# 3 Suppose instead of having one depot you had n depots, each with d

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each with di vehicles stationed at it for i = 1, .... , n.
(a) How does the formulation in (1) change for multiple
depots?
(b) Could Dantzig-Wolfe or Bender\'s decomposition be
used with multiple depots? How could you apply these
techniques, or why are they not very practical on these
problems?
Solution
Dantzig-Wolfe (DW) DW approach deals with the problem:
min c_1^T x_1 + c_2^T x_2
s.t. A_1 x_1 = b_1 (C1)
A_2 x_2 = b_2 (C2)
B_1 x_1 + B_2 x_2 = b_0 (C3)
x_1 >= 0, x_2 >= 0.
Benders (B) decomposition deals with the problem
min f_1^T x_0 + g_1^T y_1 + g_2^T y_2
s.t. T_1 x_0 + W_1 y_1 = h_1
T_2 x_0 + W_2 y_2 = h_1
x_0 >= 0, y_1 >= 0, y_2 >= 0.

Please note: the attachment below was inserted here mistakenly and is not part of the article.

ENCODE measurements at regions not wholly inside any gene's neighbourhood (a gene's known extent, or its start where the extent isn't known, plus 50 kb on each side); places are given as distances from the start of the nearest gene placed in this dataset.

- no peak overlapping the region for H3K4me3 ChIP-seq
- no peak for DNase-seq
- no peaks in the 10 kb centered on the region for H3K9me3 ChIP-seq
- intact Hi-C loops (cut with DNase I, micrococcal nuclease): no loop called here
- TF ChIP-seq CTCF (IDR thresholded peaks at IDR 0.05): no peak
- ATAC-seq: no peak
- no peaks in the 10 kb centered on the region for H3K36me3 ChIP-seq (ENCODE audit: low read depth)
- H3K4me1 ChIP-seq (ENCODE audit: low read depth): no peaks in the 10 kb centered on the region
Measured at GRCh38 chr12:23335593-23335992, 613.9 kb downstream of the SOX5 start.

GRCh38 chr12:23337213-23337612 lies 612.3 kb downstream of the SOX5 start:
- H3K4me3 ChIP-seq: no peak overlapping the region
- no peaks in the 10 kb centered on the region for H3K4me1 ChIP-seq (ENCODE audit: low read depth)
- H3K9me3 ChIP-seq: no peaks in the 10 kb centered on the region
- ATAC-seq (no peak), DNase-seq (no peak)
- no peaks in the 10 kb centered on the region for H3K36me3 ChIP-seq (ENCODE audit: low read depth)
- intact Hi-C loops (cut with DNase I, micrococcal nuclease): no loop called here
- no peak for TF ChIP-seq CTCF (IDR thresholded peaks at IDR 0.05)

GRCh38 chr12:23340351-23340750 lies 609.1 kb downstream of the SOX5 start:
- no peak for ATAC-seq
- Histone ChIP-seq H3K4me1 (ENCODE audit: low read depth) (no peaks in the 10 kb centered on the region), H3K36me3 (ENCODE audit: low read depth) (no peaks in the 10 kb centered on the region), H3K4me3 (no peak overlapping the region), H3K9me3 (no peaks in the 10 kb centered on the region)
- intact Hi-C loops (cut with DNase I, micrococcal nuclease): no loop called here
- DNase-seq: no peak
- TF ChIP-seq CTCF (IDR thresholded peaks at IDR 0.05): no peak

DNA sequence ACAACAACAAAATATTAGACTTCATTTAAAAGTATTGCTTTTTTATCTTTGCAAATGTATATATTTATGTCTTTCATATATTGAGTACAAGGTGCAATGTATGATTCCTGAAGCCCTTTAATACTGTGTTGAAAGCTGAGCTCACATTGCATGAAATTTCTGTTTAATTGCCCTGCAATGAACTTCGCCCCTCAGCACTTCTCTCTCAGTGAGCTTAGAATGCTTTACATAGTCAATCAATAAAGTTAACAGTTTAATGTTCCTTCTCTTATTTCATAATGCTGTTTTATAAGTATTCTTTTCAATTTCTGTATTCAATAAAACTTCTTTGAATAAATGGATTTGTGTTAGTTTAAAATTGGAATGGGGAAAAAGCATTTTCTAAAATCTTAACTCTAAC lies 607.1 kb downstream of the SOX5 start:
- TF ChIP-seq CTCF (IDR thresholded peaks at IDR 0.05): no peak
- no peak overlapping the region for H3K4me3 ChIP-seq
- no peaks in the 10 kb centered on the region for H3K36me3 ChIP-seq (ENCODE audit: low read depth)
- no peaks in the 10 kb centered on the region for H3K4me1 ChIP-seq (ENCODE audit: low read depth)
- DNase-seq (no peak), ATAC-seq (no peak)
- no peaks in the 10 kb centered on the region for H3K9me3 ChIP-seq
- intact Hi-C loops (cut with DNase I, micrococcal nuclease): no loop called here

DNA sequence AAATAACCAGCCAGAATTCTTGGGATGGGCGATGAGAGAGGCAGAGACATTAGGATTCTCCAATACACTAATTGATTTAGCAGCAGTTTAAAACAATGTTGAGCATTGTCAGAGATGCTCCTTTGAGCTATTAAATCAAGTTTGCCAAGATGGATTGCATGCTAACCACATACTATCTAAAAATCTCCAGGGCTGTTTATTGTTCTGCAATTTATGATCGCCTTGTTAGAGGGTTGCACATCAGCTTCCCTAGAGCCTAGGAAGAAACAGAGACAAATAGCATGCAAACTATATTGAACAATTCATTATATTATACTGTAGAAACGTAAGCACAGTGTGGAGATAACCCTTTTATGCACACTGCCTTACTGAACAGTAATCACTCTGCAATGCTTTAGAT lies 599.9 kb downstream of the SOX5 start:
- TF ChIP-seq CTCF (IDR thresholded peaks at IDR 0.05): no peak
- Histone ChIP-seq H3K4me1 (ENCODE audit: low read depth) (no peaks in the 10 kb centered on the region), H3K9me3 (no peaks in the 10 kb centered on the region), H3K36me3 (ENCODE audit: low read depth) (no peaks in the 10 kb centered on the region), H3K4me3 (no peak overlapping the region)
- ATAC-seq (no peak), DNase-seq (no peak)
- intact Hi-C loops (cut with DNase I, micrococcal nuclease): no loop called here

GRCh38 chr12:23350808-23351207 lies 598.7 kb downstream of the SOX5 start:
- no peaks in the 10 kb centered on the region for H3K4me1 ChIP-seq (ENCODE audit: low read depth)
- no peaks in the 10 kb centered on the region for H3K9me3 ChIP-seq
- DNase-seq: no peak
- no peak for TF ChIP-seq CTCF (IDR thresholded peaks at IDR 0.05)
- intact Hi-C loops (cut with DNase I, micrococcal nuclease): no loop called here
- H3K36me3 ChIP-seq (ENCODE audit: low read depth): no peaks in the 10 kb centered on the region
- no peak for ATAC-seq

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3. Suppose instead of having one depot you had n depots, each with di vehicles stationed at it for i = 1, .... , n. (a) How does the formulation in (1) change for multiple depots? (b) Could Dantzig-Wolfe or Bender\'s decomposition be used with multiple depots? How could you apply these techniques, or why are they not very practical on these problems? Solution Dantzig-Wolfe (DW) DW approach deals with the problem: min c_1^T x_1 + c_2^T x_2 s.t. A_1 x_1 = b_1 (C1) A_2 x_2 = b_2 (C2) B_1 x_1 + B_2 x_2 = b_0 (C3) x_1 >= 0, x_2 >= 0. Benders (B) decomposition deals with the problem min f_1^T x_0 ...
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